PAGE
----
In clinical practice, there remains a relative equilibrium between the groups concerned. Thus, some authors in their retrospective analyses demonstrated no significant difference in 30-day clinical outcomes for AIS, AMI and mortality while performing either staged or simultaneous interventions [1, 12-14]. Other studies showed a direct correlation between AIS development in the postoperative period and severity of BCA stenosis and singled out three groups: group 1 - 50-79% stenosis of the internal carotid artery (ICA), risk = 0; group 2 - ≥80% ICA stenosis or occlusion of one ICA, risk - 3.8%; and group 3 - bilateral ≥ 80% ICA stenosis, risk - 8.3% [15, 16]. Other authors carrying out multifactorial analysis demonstrated that a risk factor of vascular catastrophes was a simultaneous approach associated with an increased risk of developing AMI and AIS up to 40% [17, 18]. Previously performed meta-analyses, prospective randomized studies reported no significant differences in the incidence rate of AIS and mortality after CABG in patients with concomitant symptom-free BCA stenoses [1, 2].

In our study, the 30-day clinical outcomes by the incidence of AIS and AMI coincided with the conclusions of A.R. Naylor and A.A. Dönmez who demonstrated no statistically significant difference in the groups of staged and simultaneous treatment [12, 13].

The most disputable problem remains the time interval between CEA and CABG in staged surgical treatment of patients with significant BCA lesion and CAD. Thus, it was shown that median staging interval between CEA and cardiac surgery was 52.3 days [19]. In our study, based on assessment of the patient’s clinical state and calculations of the risk for developing major cardiovascular events, the minimal and maximal period between the stages amounted to 5 and 46 days, respectively.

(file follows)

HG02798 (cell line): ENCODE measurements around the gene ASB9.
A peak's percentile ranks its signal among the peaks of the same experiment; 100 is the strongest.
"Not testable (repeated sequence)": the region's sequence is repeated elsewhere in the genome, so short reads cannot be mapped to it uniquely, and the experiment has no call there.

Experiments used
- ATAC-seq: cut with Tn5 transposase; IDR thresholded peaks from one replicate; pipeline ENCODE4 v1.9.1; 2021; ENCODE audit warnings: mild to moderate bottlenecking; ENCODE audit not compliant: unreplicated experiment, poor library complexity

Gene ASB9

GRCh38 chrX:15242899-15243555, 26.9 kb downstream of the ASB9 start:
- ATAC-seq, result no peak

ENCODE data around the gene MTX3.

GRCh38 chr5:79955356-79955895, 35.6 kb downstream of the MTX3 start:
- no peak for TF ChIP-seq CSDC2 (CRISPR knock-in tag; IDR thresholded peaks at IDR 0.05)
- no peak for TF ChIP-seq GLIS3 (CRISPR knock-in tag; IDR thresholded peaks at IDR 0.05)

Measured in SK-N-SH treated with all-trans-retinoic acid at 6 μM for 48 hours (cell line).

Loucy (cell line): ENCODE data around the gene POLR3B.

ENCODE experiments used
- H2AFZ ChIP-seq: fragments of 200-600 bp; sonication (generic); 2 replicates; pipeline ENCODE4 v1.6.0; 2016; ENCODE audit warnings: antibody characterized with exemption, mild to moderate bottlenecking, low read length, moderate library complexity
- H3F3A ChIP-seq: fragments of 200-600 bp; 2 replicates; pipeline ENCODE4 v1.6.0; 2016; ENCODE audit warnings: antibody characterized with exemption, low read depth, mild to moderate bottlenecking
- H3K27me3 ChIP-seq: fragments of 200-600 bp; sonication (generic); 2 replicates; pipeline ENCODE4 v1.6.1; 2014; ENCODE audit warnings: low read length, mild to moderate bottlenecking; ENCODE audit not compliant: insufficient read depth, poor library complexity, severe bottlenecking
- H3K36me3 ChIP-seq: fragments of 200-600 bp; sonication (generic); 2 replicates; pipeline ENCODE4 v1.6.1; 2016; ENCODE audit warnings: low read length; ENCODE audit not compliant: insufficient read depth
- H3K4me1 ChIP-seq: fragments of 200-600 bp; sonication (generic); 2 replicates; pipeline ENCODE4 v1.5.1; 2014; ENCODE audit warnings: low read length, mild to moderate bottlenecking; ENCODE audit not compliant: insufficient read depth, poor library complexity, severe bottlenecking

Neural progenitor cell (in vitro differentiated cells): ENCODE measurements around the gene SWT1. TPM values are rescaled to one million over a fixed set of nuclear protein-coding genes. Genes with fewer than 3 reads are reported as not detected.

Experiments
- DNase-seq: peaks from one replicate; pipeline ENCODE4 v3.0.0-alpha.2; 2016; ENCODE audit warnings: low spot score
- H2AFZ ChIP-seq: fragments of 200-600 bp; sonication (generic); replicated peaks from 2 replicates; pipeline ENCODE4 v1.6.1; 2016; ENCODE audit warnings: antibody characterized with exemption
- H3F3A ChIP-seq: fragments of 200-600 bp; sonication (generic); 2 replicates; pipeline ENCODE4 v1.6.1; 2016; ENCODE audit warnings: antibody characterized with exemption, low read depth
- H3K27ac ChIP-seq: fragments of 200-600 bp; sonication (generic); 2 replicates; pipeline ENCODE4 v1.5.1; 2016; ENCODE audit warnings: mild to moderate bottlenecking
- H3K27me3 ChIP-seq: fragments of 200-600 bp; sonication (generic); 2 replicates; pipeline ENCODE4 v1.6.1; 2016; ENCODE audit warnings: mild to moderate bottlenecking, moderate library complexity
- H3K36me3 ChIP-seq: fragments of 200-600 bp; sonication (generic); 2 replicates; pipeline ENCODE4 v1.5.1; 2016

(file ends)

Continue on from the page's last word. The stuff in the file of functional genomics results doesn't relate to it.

Long-term survival according to the Kaplan-Meier method had no statistically significant difference between the groups of staged and simultaneous interventions (log rank test, p=0.437) and amounted at 60 months to 89.2% (95% CI 84.3-92.5) and 92.7% (95% CI 84.1-96.7), respectively. An additionally performed analysis of the incidence of AMI and AIS also showed no statistically significant difference (log-rank test, p=0.501 and log-rank test, p=0.959, respectively). The obtained long-term results correlate with the majority of previous studies. The analysis showed no differences between the groups in the incidence rate of postoperative complications, which did not exceed those demonstrated in previously published works. We believe that this is most likely related to differentiated surgical policy based on clinical assessment of the state of each patient. In such approach, the obtained results demonstrate safety and efficacy of both staged and simultaneous surgical treatment of patients with combined lesions of BCA and CAD.

Conclusion

Simultaneous interventions are indicated for patients with CAD and significant BCA stenosis in unstable angina, as well as LCA trunk lesions. Staged surgical treatment (first CEA then CABG) is indicated for patients with stable CAD.

Such differentiated approach makes it possible to perform operations in these patients relatively safely with good efficacy in both immediate and remote postoperative periods.

The use of the differentiated approach in the choice of the staging of treatment and conditions of carrying out operations (beating heart, parallel AC, AC with cardioplegia) makes it possible to additionally improve the results of treatment.

Limitation. This study was single-center, retrospective. The obtained results may be considered for a similar cohort of patients, with the follow-up not exceeding 5 years. Completeness of the study requires the assessment of remote results for 10-15 years.

References

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Доктор медицинских наук, профессор, академик РАН, заместитель генераль­ного директора по хирургии, руководитель отдела сердечно-сосудистой хирургии ФГБУ «НМИЦ кардиологии им. акад. Е.И. Чазова» Минздрава России, президент Российского общества ангиологов и сосудистых хирургов